The heartbreaking part is that the Doctrine of Discovery is too often embedded in people of color's worldview too. For example, schools in Haiti are either taught in French or English (languages a majority of Haitians cannot understand). And there is resistance to changing French or English curriculum to creole because French and English are commonly viewed as "better" languages than creole. That is the legacy of the Doctrine of Discovery.
And this is the world we live in.
Now I don't believe that MCC is perfect. Mennonites have an ugly history just like the rest of white American Christians out there. But I do believe that MCC is trying to be self aware. (They were the ones that did teach me about the Doctrine of Discovery after all). I also believe in the work MCC is doing in Haiti, but more importantly, how they are doing it. MCC works in creole. MCC has relationships with Haitian partners that are Haitian lead and community supported. MCC works in places that are not preposition for mass media marketing. In fact, MCC works in communities that are so remote that no other NGOs work there. (True story: in the community of Wopisa-Gabriyèl, where MCC is supporting a latrine project, members of the community literally have to descend a small waterfall in order to reach medical assistance. Below is this exact waterfall).
|MCC Haiti Photo|
MCC also works in slums in Port-au-Prince where other NGOs won't go because they believe it's too "dangerous." This is really too bad because it is in these slums where the most vulnerable people live. This is the case in Cité Soleil where MCC supports a community center, Sakala, the only one that exists for the 300,000 people who live in this slum at the bottom of Port-au-Prince. (I say bottom because Port-au-Prince is on a mountain. The rich people live on top and the poor people live on the bottom of the mountain).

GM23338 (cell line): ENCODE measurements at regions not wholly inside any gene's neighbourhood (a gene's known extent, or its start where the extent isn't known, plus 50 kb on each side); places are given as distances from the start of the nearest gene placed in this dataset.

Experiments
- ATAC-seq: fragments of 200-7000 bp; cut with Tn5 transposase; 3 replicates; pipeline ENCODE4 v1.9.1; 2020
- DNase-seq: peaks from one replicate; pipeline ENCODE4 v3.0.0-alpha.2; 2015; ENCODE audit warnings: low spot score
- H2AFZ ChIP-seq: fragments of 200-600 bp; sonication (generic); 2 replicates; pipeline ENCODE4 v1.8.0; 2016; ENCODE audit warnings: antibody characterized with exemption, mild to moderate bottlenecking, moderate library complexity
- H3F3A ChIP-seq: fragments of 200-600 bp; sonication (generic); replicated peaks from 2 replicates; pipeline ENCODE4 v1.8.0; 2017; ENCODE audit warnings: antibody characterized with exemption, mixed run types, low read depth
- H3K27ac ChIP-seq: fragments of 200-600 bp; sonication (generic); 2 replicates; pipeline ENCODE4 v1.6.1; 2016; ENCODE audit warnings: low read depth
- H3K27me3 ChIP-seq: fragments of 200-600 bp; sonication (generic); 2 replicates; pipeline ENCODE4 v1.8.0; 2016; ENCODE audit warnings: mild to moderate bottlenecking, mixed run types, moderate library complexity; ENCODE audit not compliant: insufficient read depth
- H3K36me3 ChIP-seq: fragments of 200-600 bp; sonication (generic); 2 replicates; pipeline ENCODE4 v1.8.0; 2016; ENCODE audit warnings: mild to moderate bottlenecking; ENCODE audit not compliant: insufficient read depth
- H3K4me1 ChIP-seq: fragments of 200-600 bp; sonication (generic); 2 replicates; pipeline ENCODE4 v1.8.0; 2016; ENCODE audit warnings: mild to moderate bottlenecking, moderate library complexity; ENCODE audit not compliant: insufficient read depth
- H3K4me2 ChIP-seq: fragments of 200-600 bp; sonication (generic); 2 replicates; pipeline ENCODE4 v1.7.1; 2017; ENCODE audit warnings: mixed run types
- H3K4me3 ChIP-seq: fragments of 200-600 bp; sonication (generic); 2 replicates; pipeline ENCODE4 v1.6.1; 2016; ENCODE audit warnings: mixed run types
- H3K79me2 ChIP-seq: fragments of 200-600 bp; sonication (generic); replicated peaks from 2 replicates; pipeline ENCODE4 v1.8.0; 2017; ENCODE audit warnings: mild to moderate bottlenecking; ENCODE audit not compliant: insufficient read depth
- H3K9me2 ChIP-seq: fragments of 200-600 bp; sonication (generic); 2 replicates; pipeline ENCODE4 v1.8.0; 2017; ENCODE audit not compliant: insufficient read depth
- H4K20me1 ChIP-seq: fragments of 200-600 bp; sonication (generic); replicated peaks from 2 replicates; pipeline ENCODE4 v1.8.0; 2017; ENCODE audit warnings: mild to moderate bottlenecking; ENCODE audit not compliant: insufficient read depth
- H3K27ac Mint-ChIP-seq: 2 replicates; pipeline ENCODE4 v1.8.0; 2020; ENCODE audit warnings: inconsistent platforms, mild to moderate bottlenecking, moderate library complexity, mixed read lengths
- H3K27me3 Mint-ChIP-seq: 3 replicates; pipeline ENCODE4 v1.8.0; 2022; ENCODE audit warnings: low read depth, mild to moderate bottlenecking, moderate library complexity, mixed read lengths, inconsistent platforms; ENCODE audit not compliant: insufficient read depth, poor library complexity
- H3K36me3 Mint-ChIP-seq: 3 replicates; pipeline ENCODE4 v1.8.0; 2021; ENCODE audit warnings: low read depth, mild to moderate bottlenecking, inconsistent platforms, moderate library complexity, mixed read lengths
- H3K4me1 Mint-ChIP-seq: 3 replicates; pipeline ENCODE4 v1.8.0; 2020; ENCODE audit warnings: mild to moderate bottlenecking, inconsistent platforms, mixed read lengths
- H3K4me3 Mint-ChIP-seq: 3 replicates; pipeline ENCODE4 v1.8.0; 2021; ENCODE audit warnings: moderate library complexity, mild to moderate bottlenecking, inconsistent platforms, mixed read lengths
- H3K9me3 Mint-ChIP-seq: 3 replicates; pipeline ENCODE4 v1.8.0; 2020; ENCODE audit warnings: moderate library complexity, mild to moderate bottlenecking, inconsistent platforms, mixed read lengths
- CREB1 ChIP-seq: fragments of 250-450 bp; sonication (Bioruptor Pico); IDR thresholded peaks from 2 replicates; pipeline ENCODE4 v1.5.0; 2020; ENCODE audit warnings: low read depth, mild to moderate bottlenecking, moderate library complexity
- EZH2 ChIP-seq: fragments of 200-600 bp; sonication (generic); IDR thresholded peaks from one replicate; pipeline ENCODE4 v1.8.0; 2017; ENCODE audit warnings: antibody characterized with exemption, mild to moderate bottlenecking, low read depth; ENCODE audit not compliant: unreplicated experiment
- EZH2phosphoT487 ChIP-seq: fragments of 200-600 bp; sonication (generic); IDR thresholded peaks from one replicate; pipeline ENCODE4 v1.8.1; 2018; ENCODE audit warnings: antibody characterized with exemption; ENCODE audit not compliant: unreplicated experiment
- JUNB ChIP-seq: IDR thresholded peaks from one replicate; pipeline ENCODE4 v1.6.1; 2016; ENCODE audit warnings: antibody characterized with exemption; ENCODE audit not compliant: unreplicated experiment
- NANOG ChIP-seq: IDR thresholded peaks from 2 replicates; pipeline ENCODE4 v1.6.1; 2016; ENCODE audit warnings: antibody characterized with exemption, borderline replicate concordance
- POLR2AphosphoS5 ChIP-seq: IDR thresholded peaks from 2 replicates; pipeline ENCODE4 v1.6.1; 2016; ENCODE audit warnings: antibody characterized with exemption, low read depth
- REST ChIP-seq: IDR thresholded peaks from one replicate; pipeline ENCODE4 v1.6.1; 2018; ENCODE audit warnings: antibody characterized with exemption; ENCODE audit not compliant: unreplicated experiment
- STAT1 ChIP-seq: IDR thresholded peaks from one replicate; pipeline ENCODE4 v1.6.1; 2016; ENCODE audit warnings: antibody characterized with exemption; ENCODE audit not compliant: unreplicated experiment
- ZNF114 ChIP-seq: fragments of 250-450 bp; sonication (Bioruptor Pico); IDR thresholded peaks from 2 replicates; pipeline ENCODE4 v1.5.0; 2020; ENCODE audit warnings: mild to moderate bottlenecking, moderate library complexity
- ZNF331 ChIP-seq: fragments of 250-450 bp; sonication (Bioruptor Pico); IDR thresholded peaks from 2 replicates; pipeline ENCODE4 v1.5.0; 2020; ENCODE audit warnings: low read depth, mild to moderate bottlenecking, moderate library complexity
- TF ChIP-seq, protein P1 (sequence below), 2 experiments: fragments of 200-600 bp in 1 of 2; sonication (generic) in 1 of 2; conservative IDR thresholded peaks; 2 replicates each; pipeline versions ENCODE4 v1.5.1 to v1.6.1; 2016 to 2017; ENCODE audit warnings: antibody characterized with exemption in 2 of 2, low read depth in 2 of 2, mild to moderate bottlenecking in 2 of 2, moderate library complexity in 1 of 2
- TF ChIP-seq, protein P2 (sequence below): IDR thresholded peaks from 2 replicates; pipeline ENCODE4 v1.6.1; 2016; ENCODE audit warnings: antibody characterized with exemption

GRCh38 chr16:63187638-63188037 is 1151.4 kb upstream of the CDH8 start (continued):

We had the opportunity to visit Sakala and see the library and computer lap where members of the community can come and learn skills. They also host an after school program where they teach technical classes on gardening and welding. They currently have 250 kids in their programs, many of whom were playing games in the court yard when we arrived.
When we were there, there were many people busy planting trees. After Hurricane Matthew, much of the landscape in Cité Soleil was destroyed. We were told that members in the community lost everything but they keep working to build a better future for Haiti.
We also met the board chair of Sakala, Daniel Tillias, who is one of the most passionate people I've ever met. Gang violence might be a reality in Cité Soleil but so is the fierce optimism flowing of people like Daniel who repeatedly thanked us for coming to their community, a place where most NGOs (or white people) will not go.
This is what I learned in Haiti: Be the type of person who builds relationships with people. Climb over those water falls, live with your neighbors, believe in the optimism, not the fear. This is the challenge for me now back in Hesston, Kansas, (especially since I really don't like talking to people I don't know).
I don't exactly know what that means or looks like but I know I at least want to try. There is too much at stake. I want to be one of these "weirdos" who is willing to step outside of themselves and meet people where they are. Arriving, of course, by moto.